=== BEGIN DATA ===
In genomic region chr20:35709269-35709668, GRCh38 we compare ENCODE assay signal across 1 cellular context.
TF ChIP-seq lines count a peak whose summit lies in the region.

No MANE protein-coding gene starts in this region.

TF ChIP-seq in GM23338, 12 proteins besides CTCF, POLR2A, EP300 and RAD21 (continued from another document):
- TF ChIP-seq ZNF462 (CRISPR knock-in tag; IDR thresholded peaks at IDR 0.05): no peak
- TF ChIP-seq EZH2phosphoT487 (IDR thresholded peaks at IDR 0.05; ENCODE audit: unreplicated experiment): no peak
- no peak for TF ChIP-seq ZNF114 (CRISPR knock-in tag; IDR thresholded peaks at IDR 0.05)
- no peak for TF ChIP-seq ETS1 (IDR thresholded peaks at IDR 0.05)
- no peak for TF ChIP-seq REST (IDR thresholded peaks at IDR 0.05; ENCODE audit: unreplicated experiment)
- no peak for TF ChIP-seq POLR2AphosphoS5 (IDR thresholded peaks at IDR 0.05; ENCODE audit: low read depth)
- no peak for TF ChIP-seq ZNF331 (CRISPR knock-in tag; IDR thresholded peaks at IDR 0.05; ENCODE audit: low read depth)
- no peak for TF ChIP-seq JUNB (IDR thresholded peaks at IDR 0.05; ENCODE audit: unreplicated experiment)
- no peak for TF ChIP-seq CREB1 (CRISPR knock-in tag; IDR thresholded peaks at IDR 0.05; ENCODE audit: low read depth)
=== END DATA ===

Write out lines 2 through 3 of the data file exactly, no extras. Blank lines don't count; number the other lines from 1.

TF ChIP-seq lines count a peak whose summit lies in the region.

No MANE protein-coding gene starts in this region.